Prof Taylor with the artificial pancreas
An artificial pancreas created by a De Montfort University academic that can be implanted into the body and release insulin to help diabetes sufferers has won a top prize.
The device, developed in collaboration with the Renfrew Group International, a medical technology company, won the inaugural Gadget Show Live British Inventor of the Year award.
The artificial pancreas created by Professor Joan Taylor exemplifies the exciting, real-world research which is celebrated and championed at DMU.
Professor Taylor’s creation aims to ensure that patients will no longer have to endure injections of insulin every day. Human trials are due to begin in 2016 with the first implants taking place on the NHS within a decade.
Professor Taylor, Professor of Pharmaceutics at DMU, said: "This incredible device developed with Renfrew will not only remove the need to manually inject insulin, but will also ensure that perfect doses are administrated each and every time.
“By controlling blood glucose so effectively, we should be able to help reduce related health problems.
“We are close to embarking on clinical trials. Diabetes is costing society more than £1million an hour in treatment, and much of that is spent on treating complications.”
The winning inventors were chosen by Gadget Show Live in collaboration with WIRED magazine with the award presented on 8 April by Gadget Show presenter Jason Bradbury. The Secretary of State for Business, Innovation and Skills Vince Cable will visit Gadget Show Live on Friday 11 April to meet them.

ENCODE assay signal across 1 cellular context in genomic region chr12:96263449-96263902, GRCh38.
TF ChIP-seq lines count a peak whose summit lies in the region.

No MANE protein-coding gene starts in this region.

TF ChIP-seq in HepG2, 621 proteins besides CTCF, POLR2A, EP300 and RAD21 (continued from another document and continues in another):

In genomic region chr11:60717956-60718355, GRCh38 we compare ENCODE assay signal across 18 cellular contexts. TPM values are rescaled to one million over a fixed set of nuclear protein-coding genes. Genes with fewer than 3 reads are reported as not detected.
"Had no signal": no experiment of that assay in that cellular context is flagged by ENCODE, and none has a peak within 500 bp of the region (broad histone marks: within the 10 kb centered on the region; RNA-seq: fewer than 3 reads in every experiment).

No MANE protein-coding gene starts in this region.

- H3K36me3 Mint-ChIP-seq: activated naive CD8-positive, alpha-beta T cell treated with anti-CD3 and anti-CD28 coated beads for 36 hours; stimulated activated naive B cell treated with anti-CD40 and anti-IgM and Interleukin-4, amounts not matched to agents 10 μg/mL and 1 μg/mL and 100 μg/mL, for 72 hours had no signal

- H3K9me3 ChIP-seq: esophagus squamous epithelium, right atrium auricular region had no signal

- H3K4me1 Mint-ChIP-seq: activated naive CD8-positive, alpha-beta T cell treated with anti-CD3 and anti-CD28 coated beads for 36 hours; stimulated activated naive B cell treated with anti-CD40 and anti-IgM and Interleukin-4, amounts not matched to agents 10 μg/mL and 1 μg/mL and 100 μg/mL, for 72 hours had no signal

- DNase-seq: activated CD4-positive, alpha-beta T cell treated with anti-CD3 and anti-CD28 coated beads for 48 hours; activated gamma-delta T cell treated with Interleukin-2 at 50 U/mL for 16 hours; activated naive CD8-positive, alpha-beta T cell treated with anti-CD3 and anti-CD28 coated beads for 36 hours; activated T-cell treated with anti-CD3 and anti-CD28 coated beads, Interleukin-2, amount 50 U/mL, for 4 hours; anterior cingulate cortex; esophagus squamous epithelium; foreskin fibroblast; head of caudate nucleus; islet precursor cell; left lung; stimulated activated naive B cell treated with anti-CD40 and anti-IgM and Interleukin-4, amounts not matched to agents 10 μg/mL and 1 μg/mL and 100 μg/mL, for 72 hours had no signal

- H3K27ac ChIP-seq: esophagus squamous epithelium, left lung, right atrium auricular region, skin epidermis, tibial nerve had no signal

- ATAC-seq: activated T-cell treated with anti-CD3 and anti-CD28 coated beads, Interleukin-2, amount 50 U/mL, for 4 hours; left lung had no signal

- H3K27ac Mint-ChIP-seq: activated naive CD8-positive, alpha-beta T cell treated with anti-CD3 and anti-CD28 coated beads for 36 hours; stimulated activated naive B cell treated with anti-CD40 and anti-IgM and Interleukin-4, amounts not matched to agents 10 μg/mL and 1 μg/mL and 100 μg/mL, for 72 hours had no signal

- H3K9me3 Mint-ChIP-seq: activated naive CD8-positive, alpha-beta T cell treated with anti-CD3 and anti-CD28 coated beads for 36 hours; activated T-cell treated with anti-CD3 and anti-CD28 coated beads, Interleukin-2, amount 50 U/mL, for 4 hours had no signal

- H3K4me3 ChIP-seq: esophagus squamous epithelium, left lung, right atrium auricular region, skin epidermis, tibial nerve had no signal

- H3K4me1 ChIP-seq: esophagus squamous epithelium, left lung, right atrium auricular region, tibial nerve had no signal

Michael Phillips from Renfrew Group said: “Renfrew Group and De Montfort University are delighted that the Artificial Pancreas has been given the inaugural Gadget Show Live British Inventors Award.
“The introduction of this award and the British Inventors Project by Gadget Show Live are really valuable platforms for raising the awareness of British innovation and celebrating this country’s talent in this area.
"The Renfrew Group has been pleased to help develop an innovative gadget with the inventor of the science behind the pancreas, Professor Joan Taylor at De Montfort University. This beautifully simple device now has the potential to benefit millions of lives.”
The device will be surgically implanted into the body and able to release a precise amount of insulin into the bloodstream. Supplies would be topped up every two weeks.
The artificial pancreas will help all Type 1 insulin-dependent diabetics and some suffering Type 2 who need daily injections. The device requires no electronics. This means the risk of rejection by the body is minimised.
Gadget Show Live event director Sally Bent added: “This is the first year that Gadget Show Live has hosted the British Inventors Project and we have been overwhelmed by the quality, diversity and creativity of the 21 finalists who are showcasing their designs at the event over the next five days.”
Posted on Tuesday 8th April 2014